Sediment deposits, lava from the surrounding volcanoes and erosion have formed this unique scenario, now located at an altitude of 1500m. Gray, blue, mauve: the layers of the Blue Mesa owe their striking colors to iron, carbon, manganese and other minerals exposed to erosion.


Another place worth a detour is Jasper Forest, is the largest accumulation of petrified wood in the park. As erosion swept the hills around the valley, the logs fell and piled up. Crystal Forest, Long Logs, Agate House e Giant Logs are hiking trails that will make you discover fabulous landscapes. Allow 2 to 4 hours for a fairly comprehensive visit.

Unusually for a national park, there are no extensive routes in the area, only short routes close to the road which make the visit much easier.

How to get to the Petrified Forest?

Il Petrified Forest National Park has 2 entrances: one to the north (north entrance) on Interstate 40 and the other to the south on Highway 180. Visitors can enter the park through one entrance and exit through the other. The closest city to the park is Holbrook. This is where the hotels to stay for visiting the park are located. The site is 170 km east of Flagstaff (Arizona).

The road through the park is 45 kilometers long, and it is possible to add about another 6 kilometers of the Blue Mesa circular route. The visit of the park generally lasts from 2 to 4 hours. Along the way, you can take several paths to admire the rock and geological formations of the park.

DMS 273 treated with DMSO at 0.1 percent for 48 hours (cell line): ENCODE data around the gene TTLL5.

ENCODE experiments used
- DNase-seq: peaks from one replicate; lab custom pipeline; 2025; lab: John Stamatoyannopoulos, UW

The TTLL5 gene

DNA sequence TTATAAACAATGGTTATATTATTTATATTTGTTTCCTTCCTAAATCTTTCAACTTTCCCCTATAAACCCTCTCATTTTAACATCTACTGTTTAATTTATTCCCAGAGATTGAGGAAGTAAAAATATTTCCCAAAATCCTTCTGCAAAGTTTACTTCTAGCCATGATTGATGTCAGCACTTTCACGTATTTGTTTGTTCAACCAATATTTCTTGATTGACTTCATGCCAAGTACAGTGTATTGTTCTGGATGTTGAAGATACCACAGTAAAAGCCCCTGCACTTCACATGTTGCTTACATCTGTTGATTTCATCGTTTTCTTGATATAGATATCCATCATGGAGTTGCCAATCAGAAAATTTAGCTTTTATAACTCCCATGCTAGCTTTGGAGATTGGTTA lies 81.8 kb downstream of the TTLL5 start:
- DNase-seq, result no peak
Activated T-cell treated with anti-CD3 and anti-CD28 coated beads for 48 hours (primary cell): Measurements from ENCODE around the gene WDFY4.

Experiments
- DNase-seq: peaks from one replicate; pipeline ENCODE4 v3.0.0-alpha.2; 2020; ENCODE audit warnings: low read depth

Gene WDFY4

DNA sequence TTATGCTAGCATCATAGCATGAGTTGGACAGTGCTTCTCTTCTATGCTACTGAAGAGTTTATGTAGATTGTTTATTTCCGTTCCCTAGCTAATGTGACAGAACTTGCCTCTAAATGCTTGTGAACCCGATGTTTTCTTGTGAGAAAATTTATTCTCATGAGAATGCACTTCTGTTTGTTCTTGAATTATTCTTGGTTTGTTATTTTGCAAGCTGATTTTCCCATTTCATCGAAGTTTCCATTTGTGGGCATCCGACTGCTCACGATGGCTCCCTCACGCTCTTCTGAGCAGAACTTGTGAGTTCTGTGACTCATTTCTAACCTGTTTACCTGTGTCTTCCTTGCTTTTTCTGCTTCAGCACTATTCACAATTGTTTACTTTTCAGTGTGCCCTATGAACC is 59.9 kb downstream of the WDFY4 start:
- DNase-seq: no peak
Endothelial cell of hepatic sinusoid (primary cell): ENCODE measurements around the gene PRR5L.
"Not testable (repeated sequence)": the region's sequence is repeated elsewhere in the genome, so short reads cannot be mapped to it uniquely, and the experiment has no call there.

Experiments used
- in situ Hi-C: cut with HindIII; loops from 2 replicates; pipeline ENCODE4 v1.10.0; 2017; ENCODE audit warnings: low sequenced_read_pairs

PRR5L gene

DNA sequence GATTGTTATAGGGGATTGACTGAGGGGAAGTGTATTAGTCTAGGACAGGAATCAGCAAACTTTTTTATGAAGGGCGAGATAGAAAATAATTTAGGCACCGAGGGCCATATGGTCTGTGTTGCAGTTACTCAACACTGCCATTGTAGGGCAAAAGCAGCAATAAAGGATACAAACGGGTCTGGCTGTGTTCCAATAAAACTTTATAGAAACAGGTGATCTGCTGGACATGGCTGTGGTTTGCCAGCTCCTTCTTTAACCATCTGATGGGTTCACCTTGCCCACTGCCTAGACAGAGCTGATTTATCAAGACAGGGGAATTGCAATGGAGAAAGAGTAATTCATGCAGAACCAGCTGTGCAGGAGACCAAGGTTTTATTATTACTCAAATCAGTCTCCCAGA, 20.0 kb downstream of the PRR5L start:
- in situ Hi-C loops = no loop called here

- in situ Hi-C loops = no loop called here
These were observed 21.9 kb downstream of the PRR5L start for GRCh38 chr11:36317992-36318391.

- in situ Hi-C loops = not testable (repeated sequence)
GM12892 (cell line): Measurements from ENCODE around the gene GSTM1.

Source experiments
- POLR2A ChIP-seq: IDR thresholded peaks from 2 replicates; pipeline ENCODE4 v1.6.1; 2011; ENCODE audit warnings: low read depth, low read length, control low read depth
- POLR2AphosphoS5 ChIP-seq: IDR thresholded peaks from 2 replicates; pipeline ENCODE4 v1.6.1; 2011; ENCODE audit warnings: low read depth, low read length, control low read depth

Arrive by car

Coming from Phoenix, you can take 2 ways. Take Interstate 17 North and 40 East through Flagstaff (417 km). Or, take Highway 87 North to Payson, Highway 260 East to Heber, Highway 377 North to Holbrook, and Highway 180 South to the park (346 km). Coming from Albuquerque, New Mexico, take Interstate 40 West to Exit 311 (328 km).

Arrive by plane

The nearest airports are Phoenix (Arizona) e Albuquerque (New Mexico).

Other useful information

Schedule: The park is open all year from 8:00 to 17:00. It is closed on Christmas Day.

tickets: The entrance ticket is valid for 7 days and costs $ 20,00 per vehicle, $ 10,00 per person for visitors without a vehicle (on foot or by bicycle) and $ 15,00 for those entering by motorbike.

Where to sleep near the Petrified Forest

The park has no hotels, campsites or other types of accommodation to stay overnight. You can find a place to stay in one of the towns near the park.

Where sleeping in Holbrook
Where to sleep in Flagstaff

campground - Partly to protect natural resources, there are no campsites developed in the Petrified Forest National Park; the only camping allowed inside the park is for backpackers in the wilderness of the Painted Desert / Black Forest, north of the Interstate.

Climate of the Petrified Forest National Park

The climate of the Petrified Forest National Park is desert, but remains highly variable throughout the year. The summer they are hot with several thunderstorms between July and September. Average maximum temperatures are above 32 ° C between June and August.

Due to the altitude (over 1.500 meters above sea level), the winters they can be quite cold and sometimes snowy. Average minimum temperatures are negative between November and March.

The intermediate seasons, spring and autumn, they can be hot or cold, with sudden changes in the weather throughout the day. Average annual rainfall is slightly above 200 mm.

The wonder of the Petrified Forest and Painted Desert in Arizona
The Petrified Forest National Park - The Painted Desert -